Re: Adding a Reverse Loop to the Bus

Steve Haas

Ric Z inquires:

<<In Alan's web site the possible length of a bus element is 27-30' from the
booster. Does this length also include the reverse loop wiring? For
instance if my bus length to the reverse loop is 20' and the reverse loop is
12', have I exceeded the 27' limit? If so I would have to move the booster
closer to the loop or add another curcuit breaker.>>

Alan has done a fantastic job of putting a lot of good
information together in a common location. I agree with 99.9 percent of
what his pages contain.

However, I disagree with him on several topics, one of which
is the maximum length of bus runs.

For example, the NCE Power Pro System Manual has the
following recommendations:

Runs to twenty-five feet: #16
Runs to fifty feet: #14
Runs over fifty feet: #12

Knowing that longer runs will inevitably create incremental
problems, most DCC manufacturers have understated the length of wire run
requiring a specific size wire. There is no need for the rest of us to
hobble ourselves further by placing additional constraints on the length of
a bus of a given size.

One local layout where I support the DCC system has #12 AWG
buses running almost eighty feet. All boosters and DCC circuit breakers are
clustered in one corner of a 28 x 42 foot room (owner's choice). From that
corner, to the opposite corner of the building are two bus runs; one serves
the port area, the other serves a reversing block in the same area. These
blocks are fed with 12 AWG wires approximately 80 feet long with no issues.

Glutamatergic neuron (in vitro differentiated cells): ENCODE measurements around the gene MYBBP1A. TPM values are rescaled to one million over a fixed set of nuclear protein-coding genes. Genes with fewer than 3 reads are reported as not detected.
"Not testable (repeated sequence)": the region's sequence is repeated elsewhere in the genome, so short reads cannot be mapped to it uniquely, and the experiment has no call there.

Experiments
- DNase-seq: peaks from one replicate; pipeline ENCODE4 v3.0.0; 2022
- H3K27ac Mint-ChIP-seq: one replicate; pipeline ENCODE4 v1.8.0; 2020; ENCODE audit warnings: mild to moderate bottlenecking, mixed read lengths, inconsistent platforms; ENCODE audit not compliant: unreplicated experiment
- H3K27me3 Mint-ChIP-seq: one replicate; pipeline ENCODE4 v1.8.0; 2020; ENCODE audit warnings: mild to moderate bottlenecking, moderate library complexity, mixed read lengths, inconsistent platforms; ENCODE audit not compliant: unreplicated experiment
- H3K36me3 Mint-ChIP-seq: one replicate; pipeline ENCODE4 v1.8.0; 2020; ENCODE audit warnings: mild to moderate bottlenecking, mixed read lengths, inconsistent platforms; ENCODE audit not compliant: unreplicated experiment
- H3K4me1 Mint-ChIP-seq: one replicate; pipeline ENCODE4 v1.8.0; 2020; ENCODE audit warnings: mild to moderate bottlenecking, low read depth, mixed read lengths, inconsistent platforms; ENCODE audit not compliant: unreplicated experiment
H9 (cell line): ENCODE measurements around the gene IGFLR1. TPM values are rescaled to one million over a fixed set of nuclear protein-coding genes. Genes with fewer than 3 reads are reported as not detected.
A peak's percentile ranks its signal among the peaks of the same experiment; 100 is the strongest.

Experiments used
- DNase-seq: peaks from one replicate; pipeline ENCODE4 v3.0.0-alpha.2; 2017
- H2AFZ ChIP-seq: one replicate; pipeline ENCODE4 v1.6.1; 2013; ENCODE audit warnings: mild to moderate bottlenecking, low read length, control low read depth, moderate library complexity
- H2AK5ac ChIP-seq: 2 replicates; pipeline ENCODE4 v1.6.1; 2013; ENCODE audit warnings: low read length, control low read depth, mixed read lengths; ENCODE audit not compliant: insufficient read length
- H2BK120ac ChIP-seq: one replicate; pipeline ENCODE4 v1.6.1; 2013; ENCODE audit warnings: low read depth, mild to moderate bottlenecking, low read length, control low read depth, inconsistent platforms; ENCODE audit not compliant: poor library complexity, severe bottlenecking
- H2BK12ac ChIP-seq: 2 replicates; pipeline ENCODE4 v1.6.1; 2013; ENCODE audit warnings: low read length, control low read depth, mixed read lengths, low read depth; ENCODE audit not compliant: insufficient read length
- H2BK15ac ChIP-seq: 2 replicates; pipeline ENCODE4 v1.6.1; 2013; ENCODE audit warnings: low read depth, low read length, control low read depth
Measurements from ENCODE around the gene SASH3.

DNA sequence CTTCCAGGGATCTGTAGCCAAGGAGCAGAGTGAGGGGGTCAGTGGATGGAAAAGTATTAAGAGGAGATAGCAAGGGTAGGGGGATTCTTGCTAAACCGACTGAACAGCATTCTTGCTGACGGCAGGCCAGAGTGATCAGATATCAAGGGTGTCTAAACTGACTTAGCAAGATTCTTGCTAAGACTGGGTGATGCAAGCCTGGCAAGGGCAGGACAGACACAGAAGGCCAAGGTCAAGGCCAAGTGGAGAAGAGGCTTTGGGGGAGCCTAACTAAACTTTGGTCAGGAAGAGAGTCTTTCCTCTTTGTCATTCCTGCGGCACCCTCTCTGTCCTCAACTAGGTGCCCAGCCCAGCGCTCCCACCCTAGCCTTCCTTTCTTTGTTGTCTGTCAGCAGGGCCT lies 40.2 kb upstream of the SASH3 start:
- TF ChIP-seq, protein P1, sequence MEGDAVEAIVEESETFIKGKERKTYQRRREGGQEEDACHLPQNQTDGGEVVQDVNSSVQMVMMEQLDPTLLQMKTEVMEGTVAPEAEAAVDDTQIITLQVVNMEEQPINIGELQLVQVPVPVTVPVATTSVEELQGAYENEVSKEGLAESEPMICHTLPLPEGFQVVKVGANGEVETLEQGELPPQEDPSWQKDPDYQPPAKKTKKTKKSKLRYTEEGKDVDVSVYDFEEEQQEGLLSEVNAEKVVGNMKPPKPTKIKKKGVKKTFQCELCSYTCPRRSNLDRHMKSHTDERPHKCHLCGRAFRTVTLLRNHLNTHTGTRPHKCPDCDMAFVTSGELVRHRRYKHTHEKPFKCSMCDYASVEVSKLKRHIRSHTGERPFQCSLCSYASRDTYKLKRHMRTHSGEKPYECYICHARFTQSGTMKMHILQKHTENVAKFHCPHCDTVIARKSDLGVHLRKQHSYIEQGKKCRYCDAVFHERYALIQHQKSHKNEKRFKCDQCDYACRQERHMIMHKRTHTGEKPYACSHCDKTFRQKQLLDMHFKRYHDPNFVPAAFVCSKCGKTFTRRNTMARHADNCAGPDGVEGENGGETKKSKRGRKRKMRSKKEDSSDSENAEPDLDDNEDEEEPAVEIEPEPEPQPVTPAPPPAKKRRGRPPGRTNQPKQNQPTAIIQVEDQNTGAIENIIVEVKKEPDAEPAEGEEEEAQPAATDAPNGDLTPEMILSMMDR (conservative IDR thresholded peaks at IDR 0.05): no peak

We haven't consciously twisted the wire pairs for each
district, but all the track bus wiring headed in one direction from the
command and booster complex are bundled together, with each pair split off
from the bundle as it reaches it's booster sub-district. We have been
adding choke/filters/snubbers at the end of the long track district runs
before they are split into the track feeders for individual blocks.

Bottom line - Alan's recommendations are a bit conservative
and can be pushed. However, the more you push them, the more you should be
prepared to implement the techniques used to avoid some of the problems of
long bus runs, namely twisting the pairs (three turns per foot), and adding
a snubber at the end of the bus.

<<Also, should a long bus always be terminated?>>

Always is a pretty strong term. Many folks exceed the
normal paramters and never have any problems with the operation of their DCC
systems. On the other hand, terminators are cheap and easy to implement,
and while their presence may or may not help the quality of the signal on
any given layout, they'll never harm a system or its performance by their

If in doubt, add the terminators. The cost of the
components is negligible, they're easy to put together and install, and
they'll never hurt.

Bet regards,

Steve Haas
Snoqualmie, WA

Also, should a long bus always be terminsted?


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